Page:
Eleanor sits in the chair with her head resting back on the cushion, her hands lightly clasping the arm rests. The nurse stands beside her with an open folder, and gives us the low-down.
‘Good morning, gentlemen. This is Eleanor. Eleanor is ninety-five. Eleanor has been with us for rehab and physio since two weeks post mechanical fall one month query fractured pubic rami. Formerly of reasonable health other than an arthritic left shoulder replaced two thousand four, hysterectomy post CA bowel resolved ten years approximately, nothing much else. Independent living, good mobility up until the accident, can weight bear now using the gutter frame here. Unfortunately Eleanor has developed a lower respiratory tract infection seven days, increasing haemoptysis for three, not responding all that well to oral antibiotics. The GP came out and said he wanted her back in the hospital for further review.’
She closes the file, leans in and rests a hand on Eleanor’s shoulder. She opens her eyes.
‘Eleanor, love. These gentlemen have come to take you back to the hospital. Okay?’
The nurse smiles and straightens again.
‘Shall we fetch the trolley in? Plenty of room.’
Mid-morning and the clouds have finally cleared. The sunshine has freshened everything, drawing crowds out along the front, the outline and colour of everything suddenly distinct, from the sharp white seagulls turning overhead to the deepening blue of the sea.
‘It’s a shame we don’t have better windows,’ I say to Eleanor, opening the blinds as best I can as we ride along in the ambulance. ‘It’s a beautiful day.’
‘Yes. I thought it might be,’ she says. ‘One can taste it.’
She is in the same position on the trolley that she was in on the nursing home chair, her head resting back and her hands holding on to the rails. But every now and again she lifts her head and turns her face slightly left and right without opening her eyes, as if she was sensing some change in the air, like a hyper-sensitive creature responding to tiny movements or sounds.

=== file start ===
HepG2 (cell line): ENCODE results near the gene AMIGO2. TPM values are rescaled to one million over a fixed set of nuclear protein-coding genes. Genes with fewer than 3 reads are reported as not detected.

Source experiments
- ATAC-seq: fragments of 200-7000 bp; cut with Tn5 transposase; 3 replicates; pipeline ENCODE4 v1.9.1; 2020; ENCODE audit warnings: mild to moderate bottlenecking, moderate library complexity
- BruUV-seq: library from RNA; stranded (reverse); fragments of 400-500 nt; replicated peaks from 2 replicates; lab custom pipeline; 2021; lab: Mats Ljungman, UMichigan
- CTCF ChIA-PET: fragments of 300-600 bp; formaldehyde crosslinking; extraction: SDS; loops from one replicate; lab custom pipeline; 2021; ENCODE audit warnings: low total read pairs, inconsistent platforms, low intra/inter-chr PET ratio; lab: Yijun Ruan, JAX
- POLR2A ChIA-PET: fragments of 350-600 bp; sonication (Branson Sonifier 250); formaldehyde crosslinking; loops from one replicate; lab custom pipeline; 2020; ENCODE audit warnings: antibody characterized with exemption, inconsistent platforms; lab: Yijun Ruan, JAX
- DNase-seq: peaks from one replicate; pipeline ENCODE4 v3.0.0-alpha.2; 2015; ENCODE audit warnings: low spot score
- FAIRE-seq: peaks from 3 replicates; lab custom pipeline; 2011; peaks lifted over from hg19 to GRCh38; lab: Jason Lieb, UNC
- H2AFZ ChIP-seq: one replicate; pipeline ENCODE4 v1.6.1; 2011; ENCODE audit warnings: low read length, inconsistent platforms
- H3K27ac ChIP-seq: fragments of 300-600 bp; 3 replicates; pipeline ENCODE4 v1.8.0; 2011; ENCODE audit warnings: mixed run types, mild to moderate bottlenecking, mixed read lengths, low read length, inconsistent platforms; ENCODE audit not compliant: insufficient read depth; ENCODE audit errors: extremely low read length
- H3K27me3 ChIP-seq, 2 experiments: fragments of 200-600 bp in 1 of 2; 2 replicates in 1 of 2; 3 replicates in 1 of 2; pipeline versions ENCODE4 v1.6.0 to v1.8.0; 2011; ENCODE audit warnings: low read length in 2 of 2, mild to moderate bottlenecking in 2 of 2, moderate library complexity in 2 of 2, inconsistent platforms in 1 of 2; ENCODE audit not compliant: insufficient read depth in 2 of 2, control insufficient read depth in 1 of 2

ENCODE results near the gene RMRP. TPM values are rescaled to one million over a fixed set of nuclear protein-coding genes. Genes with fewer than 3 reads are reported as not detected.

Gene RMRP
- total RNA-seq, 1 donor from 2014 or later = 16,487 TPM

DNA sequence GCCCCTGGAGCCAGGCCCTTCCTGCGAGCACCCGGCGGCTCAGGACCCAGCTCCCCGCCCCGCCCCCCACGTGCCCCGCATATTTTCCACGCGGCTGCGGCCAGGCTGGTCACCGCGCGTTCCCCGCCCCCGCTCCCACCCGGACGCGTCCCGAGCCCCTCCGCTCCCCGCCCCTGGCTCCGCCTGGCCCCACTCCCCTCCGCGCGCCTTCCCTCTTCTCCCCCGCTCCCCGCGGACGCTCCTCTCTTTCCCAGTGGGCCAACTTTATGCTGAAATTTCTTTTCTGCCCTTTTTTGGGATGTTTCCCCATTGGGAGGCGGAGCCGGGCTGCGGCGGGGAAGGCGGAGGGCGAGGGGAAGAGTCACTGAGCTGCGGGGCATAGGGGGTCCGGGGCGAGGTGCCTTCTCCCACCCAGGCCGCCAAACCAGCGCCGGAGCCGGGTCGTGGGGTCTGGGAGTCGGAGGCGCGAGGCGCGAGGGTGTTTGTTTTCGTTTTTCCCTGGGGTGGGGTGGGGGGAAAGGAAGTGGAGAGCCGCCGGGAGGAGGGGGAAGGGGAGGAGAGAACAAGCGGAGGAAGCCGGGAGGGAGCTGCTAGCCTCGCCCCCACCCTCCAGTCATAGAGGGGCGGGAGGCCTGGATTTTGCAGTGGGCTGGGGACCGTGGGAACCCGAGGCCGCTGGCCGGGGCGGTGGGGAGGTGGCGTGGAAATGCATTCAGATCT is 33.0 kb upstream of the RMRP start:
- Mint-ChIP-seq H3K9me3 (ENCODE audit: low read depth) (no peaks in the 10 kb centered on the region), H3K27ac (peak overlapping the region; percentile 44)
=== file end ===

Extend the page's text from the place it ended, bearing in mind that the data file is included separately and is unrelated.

‘Are we there yet?’
‘No. About another ten minutes or so, I should think. The sun’s brought the traffic out as well.’
‘Has it? Yes. I expect it has.’
She relaxes again.
‘Have you always lived here?’ I ask her.
‘Me? Goodness, no. I was born in London, but then I moved to South Africa with my husband. My second husband, I should say. Around nineteen forty-nine. That caused quite a shock.’
‘Why? What happened?’
‘Well, I had a cloistered kind of childhood, you know? Quite limiting, and so on. My parents were pretty strict about where I went and who I saw. So consequently I had a small circle of friends, and early on they had fixed ideas about who might be suitable for me to marry. An arranged marriage, really. I was young and didn’t know my own mind, you see. One simply finds oneself in these situations and there you are. So I married Peter. He was a charming man, very considerate, but the awful thing was although I liked him and respected him I didn’t love him. Do you see? Hopeless, really. But it wasn’t long after that Geoffrey came over from Rhodesia. He was a businessman, you know? A distant friend of a friend. And he came over to England to watch the West Indies play, for some reason. Anyway, we met at this party, and silly as it sounds – I just knew. One does. One simply does. You meet someone for the first time and there it is, this shock – of recognition, I would say. Here he is, the person I want to spend the rest of my life with. Of course, we didn’t have long. Just a couple of weeks, in fact. The whole family were up in arms about it. My friends – everyone. Outrage. Calamity. The scandal to end all scandals. But when it happens one simply has to act. Anyway, I think it would’ve been harder not to do anything than to weather the storm and jolly well get on and be happy. So I ran away with him back to South Africa. A beautiful, beautiful country with a beautiful, beautiful man. We got married when the divorce finally came through, and when Geoffrey died a couple of years ago we’d been together almost seventy years. Seventy years!’
She raises her head and opens her eyes to look at me.‘When did I get so old?’ she says.